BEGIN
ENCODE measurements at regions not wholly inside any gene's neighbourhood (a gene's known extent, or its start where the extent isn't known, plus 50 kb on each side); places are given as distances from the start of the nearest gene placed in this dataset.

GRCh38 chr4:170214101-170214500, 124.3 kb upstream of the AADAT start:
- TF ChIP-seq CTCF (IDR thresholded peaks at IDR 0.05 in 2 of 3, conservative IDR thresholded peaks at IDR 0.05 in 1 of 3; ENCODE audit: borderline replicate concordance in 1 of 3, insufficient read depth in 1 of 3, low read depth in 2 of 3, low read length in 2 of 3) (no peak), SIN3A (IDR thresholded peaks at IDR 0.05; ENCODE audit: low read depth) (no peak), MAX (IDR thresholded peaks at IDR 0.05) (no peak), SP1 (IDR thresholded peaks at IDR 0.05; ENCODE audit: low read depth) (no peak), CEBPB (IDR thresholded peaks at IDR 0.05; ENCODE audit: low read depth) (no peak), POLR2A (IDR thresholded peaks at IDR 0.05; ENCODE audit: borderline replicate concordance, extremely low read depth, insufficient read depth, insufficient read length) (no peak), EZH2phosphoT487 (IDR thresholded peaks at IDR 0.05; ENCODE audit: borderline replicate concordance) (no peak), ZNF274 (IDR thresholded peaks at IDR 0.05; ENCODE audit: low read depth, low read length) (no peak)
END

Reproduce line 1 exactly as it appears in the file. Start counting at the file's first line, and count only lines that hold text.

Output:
ENCODE measurements at regions not wholly inside any gene's neighbourhood (a gene's known extent, or its start where the extent isn't known, plus 50 kb on each side); places are given as distances from the start of the nearest gene placed in this dataset.